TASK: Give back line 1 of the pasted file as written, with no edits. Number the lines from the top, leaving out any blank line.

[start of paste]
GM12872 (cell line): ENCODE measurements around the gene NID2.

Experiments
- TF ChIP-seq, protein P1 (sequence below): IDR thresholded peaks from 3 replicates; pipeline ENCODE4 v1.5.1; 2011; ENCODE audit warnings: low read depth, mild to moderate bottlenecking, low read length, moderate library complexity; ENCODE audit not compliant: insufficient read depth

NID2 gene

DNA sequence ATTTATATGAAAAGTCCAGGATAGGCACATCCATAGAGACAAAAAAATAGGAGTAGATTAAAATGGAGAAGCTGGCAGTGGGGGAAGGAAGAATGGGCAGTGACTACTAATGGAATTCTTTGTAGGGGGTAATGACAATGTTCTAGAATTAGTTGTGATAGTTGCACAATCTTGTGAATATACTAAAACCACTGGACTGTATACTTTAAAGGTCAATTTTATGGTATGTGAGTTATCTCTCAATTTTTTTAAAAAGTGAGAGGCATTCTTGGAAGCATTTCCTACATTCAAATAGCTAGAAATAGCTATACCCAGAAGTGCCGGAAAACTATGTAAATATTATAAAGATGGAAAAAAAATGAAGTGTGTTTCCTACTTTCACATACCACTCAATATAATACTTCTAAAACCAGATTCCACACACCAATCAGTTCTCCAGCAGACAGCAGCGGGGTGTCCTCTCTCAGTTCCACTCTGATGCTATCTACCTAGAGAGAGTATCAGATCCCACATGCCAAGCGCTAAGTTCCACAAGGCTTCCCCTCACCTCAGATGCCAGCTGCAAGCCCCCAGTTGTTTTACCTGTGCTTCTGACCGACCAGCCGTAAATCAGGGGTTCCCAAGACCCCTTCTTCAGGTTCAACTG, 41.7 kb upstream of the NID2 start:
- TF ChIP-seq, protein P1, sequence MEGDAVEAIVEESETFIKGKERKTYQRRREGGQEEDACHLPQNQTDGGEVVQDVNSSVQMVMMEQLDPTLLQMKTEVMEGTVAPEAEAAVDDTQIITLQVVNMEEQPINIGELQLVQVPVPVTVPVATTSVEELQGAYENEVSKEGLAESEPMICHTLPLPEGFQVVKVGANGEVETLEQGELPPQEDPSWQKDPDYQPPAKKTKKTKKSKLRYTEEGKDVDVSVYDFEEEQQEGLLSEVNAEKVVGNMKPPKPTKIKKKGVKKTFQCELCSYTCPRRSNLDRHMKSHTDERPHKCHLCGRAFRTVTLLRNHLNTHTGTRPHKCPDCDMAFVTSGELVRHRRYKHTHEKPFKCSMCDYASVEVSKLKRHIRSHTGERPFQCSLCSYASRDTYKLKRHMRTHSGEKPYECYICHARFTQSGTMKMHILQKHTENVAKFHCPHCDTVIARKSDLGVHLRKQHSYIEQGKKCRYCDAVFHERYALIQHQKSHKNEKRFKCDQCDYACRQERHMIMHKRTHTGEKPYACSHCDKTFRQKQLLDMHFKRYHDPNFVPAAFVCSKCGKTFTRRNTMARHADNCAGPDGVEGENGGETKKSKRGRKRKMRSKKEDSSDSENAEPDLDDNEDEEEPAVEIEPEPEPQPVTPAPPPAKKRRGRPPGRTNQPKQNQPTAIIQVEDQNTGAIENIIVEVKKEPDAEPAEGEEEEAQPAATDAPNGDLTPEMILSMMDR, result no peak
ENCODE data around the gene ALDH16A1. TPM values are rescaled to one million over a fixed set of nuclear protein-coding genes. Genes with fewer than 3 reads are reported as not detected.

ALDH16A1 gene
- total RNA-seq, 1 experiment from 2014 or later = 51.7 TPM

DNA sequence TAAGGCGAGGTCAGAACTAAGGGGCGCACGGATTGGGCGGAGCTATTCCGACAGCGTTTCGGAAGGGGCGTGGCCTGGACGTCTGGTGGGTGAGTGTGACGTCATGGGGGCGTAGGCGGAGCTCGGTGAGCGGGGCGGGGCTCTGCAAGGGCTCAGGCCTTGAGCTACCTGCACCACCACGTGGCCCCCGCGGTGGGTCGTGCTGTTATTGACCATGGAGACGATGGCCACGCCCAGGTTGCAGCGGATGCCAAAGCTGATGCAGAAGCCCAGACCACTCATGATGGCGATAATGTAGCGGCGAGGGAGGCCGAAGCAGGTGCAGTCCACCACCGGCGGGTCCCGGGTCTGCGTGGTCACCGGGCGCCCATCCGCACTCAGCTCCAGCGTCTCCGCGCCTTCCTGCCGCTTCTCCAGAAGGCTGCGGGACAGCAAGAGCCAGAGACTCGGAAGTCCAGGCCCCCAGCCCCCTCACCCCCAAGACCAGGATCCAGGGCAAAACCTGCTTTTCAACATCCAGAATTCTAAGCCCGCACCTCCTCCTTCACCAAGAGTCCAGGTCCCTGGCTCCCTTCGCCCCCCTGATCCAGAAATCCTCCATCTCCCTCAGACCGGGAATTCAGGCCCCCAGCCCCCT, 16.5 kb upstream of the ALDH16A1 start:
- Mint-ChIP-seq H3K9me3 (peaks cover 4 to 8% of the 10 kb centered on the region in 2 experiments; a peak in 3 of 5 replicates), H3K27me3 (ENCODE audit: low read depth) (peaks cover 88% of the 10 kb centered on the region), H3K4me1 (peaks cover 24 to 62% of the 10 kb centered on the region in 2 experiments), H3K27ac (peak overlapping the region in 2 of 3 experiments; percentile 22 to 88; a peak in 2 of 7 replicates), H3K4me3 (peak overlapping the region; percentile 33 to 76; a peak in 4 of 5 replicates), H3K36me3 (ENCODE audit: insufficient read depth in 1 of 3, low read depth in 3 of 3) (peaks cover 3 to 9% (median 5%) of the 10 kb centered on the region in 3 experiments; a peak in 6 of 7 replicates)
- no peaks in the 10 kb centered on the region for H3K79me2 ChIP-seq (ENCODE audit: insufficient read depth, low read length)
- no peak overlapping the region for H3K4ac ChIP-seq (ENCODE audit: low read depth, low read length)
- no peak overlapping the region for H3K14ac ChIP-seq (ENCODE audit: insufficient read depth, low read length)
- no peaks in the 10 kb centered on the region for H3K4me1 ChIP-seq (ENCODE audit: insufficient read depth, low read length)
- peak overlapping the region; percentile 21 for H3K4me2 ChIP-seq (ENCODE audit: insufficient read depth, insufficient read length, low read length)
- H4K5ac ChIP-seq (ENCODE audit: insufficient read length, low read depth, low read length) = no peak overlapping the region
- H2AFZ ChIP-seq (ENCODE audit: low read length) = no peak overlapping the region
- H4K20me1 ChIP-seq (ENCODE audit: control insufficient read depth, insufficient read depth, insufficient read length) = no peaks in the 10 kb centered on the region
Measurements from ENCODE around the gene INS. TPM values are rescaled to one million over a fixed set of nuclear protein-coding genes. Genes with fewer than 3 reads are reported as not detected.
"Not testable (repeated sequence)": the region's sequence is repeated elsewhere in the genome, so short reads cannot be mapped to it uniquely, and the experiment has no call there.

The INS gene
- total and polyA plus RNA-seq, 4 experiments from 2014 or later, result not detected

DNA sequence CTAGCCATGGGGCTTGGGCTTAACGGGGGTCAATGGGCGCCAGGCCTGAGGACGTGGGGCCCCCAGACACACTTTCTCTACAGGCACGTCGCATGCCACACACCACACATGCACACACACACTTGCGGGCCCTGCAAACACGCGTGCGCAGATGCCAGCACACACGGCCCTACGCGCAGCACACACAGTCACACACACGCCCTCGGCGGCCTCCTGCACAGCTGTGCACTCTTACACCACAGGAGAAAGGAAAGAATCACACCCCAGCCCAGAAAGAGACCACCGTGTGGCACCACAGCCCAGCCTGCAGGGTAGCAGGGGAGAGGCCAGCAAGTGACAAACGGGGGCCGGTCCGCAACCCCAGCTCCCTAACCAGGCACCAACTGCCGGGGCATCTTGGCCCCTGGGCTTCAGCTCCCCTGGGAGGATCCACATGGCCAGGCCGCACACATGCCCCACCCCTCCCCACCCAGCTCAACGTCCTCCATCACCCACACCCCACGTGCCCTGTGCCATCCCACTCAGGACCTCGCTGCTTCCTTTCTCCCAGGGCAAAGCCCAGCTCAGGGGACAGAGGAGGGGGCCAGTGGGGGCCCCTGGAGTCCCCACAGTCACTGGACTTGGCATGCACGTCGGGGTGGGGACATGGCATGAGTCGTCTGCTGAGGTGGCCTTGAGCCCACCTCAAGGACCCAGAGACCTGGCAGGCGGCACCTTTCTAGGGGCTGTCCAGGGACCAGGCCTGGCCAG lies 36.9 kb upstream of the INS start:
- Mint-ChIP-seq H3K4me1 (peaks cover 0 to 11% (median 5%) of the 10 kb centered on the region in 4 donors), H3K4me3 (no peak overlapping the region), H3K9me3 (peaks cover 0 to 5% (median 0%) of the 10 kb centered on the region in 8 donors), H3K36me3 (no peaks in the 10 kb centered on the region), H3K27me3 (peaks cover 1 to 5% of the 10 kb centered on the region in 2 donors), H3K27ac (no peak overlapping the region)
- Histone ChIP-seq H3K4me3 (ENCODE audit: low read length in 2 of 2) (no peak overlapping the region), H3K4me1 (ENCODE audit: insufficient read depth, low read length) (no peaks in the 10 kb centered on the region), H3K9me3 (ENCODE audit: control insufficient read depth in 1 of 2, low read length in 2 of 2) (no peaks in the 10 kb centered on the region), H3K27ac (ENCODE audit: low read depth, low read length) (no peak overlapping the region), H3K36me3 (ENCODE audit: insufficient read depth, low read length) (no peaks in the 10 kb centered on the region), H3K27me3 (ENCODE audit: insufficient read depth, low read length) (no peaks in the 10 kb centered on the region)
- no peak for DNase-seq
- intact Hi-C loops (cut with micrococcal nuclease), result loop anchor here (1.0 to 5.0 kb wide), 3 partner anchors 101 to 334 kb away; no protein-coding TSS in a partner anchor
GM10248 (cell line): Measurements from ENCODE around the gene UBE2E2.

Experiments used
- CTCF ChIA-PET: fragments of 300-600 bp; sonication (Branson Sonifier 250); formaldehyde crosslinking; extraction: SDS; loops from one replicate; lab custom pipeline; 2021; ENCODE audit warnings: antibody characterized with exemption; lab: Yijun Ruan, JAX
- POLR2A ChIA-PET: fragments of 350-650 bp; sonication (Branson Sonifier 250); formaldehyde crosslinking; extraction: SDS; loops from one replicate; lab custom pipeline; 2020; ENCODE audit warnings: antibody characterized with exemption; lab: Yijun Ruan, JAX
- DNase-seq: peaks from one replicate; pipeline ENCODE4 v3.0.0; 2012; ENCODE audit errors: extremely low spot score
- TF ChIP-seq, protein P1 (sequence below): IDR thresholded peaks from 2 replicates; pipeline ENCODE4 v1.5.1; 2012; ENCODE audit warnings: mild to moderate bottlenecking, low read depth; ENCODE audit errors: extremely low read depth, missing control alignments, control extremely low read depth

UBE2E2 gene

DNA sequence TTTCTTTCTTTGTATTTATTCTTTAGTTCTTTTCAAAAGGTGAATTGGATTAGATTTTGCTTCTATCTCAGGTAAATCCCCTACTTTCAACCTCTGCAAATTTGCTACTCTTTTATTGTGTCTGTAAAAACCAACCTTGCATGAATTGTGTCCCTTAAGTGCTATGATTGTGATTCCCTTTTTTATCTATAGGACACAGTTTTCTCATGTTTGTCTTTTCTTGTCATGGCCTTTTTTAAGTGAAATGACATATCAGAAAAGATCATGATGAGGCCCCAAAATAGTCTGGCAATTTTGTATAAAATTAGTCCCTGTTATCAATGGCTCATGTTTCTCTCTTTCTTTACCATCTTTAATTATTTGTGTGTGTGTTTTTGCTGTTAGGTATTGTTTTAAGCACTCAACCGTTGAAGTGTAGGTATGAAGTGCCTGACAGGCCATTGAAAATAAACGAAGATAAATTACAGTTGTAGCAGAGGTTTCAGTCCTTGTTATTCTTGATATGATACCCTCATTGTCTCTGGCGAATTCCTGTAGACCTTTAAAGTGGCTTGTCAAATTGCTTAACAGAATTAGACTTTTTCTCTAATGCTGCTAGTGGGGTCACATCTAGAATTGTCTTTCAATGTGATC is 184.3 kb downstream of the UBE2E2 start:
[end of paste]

GM12872 (cell line): ENCODE measurements around the gene NID2.